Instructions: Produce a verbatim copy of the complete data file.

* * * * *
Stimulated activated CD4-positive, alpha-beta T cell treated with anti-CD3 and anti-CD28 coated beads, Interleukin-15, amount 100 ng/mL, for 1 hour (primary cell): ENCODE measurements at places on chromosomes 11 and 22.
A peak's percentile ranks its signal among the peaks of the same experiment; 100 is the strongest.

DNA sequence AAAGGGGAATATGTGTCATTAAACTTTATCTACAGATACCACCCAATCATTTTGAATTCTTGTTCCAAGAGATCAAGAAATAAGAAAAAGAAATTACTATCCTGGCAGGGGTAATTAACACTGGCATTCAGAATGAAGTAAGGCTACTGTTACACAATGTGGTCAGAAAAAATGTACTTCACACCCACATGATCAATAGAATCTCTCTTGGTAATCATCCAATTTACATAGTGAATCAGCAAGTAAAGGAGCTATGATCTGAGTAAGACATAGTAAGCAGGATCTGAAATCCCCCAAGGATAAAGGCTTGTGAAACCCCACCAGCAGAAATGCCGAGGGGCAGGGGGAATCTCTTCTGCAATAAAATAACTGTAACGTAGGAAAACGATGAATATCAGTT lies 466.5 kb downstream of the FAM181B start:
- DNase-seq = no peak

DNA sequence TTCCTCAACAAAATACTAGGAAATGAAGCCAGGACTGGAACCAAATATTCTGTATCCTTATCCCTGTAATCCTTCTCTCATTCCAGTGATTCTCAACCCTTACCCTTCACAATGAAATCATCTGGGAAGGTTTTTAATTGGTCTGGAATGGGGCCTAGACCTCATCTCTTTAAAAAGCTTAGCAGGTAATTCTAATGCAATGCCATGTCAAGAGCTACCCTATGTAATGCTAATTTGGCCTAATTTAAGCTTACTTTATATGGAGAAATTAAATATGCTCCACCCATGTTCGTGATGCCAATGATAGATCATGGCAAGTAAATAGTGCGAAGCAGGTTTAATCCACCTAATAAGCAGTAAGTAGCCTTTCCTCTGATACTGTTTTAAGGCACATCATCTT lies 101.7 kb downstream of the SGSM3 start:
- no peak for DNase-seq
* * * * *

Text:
Stimulated activated CD4-positive, alpha-beta T cell treated with anti-CD3 and anti-CD28 coated beads, Interleukin-15, amount 100 ng/mL, for 1 hour (primary cell): ENCODE measurements at places on chromosomes 11 and 22.
A peak's percentile ranks its signal among the peaks of the same experiment; 100 is the strongest.

DNA sequence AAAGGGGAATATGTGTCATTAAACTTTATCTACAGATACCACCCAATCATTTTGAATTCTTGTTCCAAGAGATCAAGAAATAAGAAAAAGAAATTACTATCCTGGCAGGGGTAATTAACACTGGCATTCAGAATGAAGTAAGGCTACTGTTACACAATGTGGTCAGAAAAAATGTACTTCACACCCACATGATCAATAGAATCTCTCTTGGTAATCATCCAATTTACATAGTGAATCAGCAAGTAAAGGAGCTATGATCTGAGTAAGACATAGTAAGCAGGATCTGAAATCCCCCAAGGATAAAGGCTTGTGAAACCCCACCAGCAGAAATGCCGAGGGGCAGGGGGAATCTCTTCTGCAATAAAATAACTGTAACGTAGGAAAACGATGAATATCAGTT lies 466.5 kb downstream of the FAM181B start:
- DNase-seq = no peak

DNA sequence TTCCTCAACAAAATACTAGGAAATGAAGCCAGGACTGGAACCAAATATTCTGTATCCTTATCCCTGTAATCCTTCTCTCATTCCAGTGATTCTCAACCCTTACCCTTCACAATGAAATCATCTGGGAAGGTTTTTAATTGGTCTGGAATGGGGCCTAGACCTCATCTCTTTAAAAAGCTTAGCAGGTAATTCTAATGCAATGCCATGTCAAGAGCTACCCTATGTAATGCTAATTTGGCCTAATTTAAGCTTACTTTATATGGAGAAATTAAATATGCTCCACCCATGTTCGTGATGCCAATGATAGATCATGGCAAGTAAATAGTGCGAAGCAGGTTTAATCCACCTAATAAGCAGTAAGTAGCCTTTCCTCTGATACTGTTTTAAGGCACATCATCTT lies 101.7 kb downstream of the SGSM3 start:
- no peak for DNase-seq